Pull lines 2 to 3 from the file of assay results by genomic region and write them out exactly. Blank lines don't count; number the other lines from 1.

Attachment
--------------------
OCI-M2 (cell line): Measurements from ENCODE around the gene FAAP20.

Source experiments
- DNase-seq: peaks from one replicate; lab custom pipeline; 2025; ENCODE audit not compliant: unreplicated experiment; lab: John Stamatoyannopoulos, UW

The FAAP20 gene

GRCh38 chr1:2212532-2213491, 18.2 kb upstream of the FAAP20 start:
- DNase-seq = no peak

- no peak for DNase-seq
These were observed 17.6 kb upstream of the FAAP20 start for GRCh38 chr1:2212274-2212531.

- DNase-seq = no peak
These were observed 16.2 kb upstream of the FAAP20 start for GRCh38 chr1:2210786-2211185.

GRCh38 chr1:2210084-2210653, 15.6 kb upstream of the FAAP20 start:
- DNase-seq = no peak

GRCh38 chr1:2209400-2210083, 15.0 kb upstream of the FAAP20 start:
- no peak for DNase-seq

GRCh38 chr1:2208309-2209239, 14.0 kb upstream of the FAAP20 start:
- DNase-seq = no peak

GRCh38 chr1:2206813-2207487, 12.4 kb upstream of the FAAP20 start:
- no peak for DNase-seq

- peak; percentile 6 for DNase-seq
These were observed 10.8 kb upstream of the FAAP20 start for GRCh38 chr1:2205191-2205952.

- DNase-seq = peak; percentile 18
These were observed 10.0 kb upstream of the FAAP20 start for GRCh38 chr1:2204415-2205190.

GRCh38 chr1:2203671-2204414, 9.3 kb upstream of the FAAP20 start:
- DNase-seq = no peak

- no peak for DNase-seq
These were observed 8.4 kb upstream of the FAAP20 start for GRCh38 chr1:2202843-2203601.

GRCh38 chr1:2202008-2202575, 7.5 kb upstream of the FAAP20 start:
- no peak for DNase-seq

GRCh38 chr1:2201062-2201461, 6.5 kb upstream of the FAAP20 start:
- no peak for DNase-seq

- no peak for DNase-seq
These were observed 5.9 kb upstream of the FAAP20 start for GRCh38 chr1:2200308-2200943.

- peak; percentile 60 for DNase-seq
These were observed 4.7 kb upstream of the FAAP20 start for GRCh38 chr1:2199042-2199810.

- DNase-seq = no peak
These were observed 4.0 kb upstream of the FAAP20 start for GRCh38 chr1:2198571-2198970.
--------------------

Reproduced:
Source experiments
- DNase-seq: peaks from one replicate; lab custom pipeline; 2025; ENCODE audit not compliant: unreplicated experiment; lab: John Stamatoyannopoulos, UW